AU - Kelly, Rebecca

AU - Mansell, Warren

AU - Wood, Alex

AU - Alatiq, Y

AU - Dodd, Alyson

AU - Searson, Ruth

PY - 2011

Y1 - 2011

N2 - BackgroundThis research aimed to test whether positive, negative, or conflicting appraisals about activated mood states (e.g., energetic and high states) predicted bipolar disorder.MethodsA sample of individuals from clinical and control groups (171 with bipolar disorder, 42 with unipolar depression, and 64 controls) completed a measure of appraisals of internal states.ResultsHigh negative appraisals related to a higher likelihood of bipolar disorder irrespective of positive appraisals. High positive appraisals related to a higher likelihood of bipolar disorder only when negative appraisals were also high. Individuals were most likely to have bipolar disorder, as opposed to unipolar depression or no diagnosis, when they endorsed both extremely positive and extremely negative appraisals of the same, activated states.LimitationsAppraisals of internal states were based on self-report.ConclusionsThe results indicate that individuals with bipolar disorder tend to appraise activated, energetic internal states in opposing or conflicting ways, interpreting these states as both extremely positive and extremely negative. This may lead to contradictory attempts to regulate these states, which may in turn contribute to mood swing symptoms. Psychological therapy for mood swings and bipolar disorder should address extreme and conflicting appraisals of mood states.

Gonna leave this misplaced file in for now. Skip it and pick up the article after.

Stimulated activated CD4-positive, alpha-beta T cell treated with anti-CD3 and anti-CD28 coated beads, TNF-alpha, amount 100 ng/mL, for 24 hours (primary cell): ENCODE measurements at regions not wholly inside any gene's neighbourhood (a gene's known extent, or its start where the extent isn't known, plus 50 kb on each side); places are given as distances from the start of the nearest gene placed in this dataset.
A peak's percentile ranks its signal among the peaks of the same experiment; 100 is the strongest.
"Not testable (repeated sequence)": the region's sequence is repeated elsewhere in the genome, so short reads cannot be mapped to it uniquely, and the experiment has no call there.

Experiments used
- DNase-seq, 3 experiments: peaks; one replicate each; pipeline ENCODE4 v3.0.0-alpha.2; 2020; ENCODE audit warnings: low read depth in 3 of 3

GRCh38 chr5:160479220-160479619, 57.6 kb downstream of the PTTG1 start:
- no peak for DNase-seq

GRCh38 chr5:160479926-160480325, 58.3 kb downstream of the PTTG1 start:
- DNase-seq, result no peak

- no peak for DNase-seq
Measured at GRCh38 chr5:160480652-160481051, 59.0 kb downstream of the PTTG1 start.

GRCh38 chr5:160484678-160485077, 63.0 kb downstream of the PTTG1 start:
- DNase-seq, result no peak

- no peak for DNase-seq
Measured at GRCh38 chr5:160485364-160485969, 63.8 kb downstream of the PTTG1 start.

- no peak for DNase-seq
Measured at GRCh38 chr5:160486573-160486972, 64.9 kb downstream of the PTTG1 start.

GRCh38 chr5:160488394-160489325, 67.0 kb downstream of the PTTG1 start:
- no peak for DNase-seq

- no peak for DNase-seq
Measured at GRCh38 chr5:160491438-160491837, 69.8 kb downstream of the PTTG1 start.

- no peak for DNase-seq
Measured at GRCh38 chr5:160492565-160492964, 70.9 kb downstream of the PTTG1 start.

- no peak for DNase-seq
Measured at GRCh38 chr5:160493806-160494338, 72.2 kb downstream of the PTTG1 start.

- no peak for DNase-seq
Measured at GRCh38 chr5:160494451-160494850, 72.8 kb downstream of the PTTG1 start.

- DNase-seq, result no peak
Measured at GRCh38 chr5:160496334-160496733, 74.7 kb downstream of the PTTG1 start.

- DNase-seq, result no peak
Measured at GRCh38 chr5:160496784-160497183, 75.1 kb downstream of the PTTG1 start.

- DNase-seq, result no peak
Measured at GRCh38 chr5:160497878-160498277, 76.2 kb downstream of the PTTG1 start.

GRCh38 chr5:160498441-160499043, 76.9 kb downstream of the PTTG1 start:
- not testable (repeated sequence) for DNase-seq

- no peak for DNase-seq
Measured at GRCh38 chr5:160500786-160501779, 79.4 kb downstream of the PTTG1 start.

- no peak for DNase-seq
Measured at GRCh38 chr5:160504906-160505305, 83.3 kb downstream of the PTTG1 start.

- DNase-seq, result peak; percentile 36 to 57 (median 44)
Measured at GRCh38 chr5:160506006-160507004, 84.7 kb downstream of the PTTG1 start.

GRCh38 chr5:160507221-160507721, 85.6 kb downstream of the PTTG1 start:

AB - BackgroundThis research aimed to test whether positive, negative, or conflicting appraisals about activated mood states (e.g., energetic and high states) predicted bipolar disorder.MethodsA sample of individuals from clinical and control groups (171 with bipolar disorder, 42 with unipolar depression, and 64 controls) completed a measure of appraisals of internal states.ResultsHigh negative appraisals related to a higher likelihood of bipolar disorder irrespective of positive appraisals. High positive appraisals related to a higher likelihood of bipolar disorder only when negative appraisals were also high. Individuals were most likely to have bipolar disorder, as opposed to unipolar depression or no diagnosis, when they endorsed both extremely positive and extremely negative appraisals of the same, activated states.LimitationsAppraisals of internal states were based on self-report.ConclusionsThe results indicate that individuals with bipolar disorder tend to appraise activated, energetic internal states in opposing or conflicting ways, interpreting these states as both extremely positive and extremely negative. This may lead to contradictory attempts to regulate these states, which may in turn contribute to mood swing symptoms. Psychological therapy for mood swings and bipolar disorder should address extreme and conflicting appraisals of mood states.

KW - Bipolar disorder; Activation; Appraisals; Mood swings

U2 - 10.1016/j.jad.2011.05.042

DO - 10.1016/j.jad.2011.05.042

M3 - Journal article

VL - 134

SP - 438

EP - 443

JO - Journal of Affective Disorders

JF - Journal of Affective Disorders

SN - 0165-0327

IS - 1-3

ER -